Believe it or not, rat-tail radishes are not used explicitly in large, bubbling, black cauldrons by evil-doers who are looking to cast a spell. In spite of their rather unfortunate name, they are quite a lovely vegetable plant.
While most radishes are harvested as edible root vegetables, the unique rat-tail radish is grown for its crispy and mildly peppery flavored pods that grow off the stem of the plant. The mature and ready to eat pods look just like a green or purple rat’s tail, which is how they got that funny name.
Rat-tail radishes have been a staple for many gardeners throughout time. They are indigenous to Southern portions of Asia, and they are a versatile plant. Their adaptability has allowed them to be enjoyed in regions from the tropics all the way up to some rather chilly locations in the North.
While their popularity hit a slump here in the U.S. in about the 1950’s, they are making a comeback. For heirloom variety enthusiasts, the rat-tail radish is a unique option. And for the everyday gardener who might be looking for an easy to grow, abundantly productive, and pretty vegetable plant, the rat-tailed radish fits the bill.
How to Grow and Care for Rat-tail Radishes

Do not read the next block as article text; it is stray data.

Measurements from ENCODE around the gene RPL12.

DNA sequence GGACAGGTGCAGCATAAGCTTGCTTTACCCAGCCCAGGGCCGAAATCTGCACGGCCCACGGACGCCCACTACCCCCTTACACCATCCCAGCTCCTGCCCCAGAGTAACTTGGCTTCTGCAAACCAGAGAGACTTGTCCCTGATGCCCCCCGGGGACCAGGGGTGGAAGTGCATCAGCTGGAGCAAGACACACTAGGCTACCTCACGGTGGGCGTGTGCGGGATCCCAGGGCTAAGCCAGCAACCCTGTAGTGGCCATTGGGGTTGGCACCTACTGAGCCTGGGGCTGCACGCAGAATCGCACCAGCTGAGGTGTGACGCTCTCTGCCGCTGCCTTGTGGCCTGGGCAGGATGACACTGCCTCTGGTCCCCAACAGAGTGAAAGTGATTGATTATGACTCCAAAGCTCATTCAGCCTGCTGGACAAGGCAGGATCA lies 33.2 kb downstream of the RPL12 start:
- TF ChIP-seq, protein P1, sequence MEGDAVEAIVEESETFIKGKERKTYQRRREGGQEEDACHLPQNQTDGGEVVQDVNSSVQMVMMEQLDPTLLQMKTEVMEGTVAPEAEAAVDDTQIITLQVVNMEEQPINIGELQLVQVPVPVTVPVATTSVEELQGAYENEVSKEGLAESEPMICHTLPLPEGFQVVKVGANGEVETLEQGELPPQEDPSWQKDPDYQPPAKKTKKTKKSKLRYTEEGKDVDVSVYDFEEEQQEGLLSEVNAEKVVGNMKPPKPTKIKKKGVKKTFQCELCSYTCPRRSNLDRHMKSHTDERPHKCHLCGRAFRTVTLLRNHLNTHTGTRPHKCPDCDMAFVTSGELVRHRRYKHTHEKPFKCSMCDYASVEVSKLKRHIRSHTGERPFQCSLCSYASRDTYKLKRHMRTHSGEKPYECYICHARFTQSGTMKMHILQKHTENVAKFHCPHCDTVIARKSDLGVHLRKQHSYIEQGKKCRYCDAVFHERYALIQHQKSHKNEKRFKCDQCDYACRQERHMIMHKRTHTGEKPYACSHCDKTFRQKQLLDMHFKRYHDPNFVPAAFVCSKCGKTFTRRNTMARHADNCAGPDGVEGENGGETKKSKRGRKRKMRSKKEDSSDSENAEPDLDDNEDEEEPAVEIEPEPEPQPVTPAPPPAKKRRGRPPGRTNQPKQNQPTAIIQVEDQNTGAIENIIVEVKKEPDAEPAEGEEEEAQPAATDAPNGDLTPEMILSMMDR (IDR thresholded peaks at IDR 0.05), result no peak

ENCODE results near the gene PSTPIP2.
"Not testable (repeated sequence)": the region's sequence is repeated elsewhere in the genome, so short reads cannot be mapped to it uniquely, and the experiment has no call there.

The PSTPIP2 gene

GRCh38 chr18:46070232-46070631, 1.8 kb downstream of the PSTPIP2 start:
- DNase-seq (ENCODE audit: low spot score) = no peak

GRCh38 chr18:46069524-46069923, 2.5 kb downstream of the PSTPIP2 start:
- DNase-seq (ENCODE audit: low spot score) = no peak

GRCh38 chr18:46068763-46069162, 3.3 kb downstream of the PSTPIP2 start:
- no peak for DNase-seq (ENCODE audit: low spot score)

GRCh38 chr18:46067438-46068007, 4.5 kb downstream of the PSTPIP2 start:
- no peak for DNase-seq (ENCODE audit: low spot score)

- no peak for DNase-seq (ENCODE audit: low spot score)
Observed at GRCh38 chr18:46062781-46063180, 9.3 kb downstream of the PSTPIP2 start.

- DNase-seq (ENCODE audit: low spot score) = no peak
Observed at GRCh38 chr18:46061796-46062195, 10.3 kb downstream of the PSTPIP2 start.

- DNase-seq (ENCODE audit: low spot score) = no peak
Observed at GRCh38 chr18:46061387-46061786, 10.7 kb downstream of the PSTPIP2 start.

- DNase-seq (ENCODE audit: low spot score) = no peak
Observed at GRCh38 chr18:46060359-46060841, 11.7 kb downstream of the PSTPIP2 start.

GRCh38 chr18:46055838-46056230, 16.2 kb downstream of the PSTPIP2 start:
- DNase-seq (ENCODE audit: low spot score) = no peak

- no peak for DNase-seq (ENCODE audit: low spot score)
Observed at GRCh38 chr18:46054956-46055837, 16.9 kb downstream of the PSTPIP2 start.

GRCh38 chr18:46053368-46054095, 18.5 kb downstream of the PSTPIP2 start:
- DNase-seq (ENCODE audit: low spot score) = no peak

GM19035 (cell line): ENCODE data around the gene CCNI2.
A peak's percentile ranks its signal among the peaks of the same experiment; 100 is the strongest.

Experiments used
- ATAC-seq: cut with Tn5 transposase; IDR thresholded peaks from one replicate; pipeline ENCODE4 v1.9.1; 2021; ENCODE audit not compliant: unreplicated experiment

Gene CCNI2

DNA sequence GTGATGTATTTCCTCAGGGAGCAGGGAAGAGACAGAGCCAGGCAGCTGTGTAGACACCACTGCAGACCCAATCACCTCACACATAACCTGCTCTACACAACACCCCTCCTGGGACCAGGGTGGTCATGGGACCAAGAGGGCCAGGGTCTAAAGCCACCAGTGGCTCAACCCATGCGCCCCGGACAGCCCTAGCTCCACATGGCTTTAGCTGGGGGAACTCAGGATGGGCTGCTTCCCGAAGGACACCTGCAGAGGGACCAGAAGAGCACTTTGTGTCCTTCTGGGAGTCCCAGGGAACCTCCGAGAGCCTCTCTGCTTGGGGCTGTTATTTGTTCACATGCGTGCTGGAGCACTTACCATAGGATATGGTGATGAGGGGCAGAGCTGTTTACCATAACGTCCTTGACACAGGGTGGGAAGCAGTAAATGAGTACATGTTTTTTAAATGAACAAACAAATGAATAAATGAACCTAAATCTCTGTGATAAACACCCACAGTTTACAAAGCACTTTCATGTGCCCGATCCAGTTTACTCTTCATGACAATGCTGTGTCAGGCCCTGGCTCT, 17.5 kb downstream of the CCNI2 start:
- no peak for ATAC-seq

The rat-tail radish is a hardy plant. You can sow the seeds direct in early spring, because like all radishes, rat-tails are cold tolerant. Choose a full sun location, and plant the seeds 1/2 inch deep in good garden soil.
Amend the soil with a handful or two of compost. Thin the seedlings to space your plants about a foot apart. You can toss the tiny seedlings into a garden fresh salad for a slightly spicy flavor.
Your rat-tail radish plant will grow to between 3 and 4 feet tall. The plant will need a support for its weight as it begins to produce. It will develop small, lacey-looking yellow or white and pink flowers that will develop into pods within about 50 days.
Keep the ground around your rat-tail radish cool by watering frequently. Mulch around the base of your plant to retain moisture. Provide an inch of water a week. Unlike other radishes, the rat-tail radish will keep right on producing through the heat of summer.
You can harvest rat-tail radish pods when they are about as thick as a pencil and 4 or 5 inches long. Rat-tails should be harvested sooner than later to keep the plant producing. They are also tastiest when harvested young. They will begin to lose their tenderness and become fibrous as they grow and mature, so pick them early.
Rat-tail radishes are a yummy treat straight off the plant. Or they add a flavorful bite to a salad. They can be cooked and used as an alternative for pea pods in stir fry and other dishes. You might even enjoy them pickled.
Rat-tail Radish Pests and Problems
Rat-tail radishes are resistant to most diseases and pests. The biggest pest threat for rat-tail radish plants are aphids. So, you might want to watch out for aphids late in the season. Ladybugs are helpful at warding off the unwanted pests. A steady spray of water will often discourage aphids too, at least for a while.
Want to learn more about growing rat-tail radishes?
Don’t miss these helpful resources:
Rat-tail Radishes Produce Delicious Seedpods from The Oregonian
Discover Unique Varieties of Radishes for the Garden from Mother Earth News
Radish Aims to Please in a Pod from The Washington Post
Creative Commons Flickr photo courtesy of Fallywalker Farm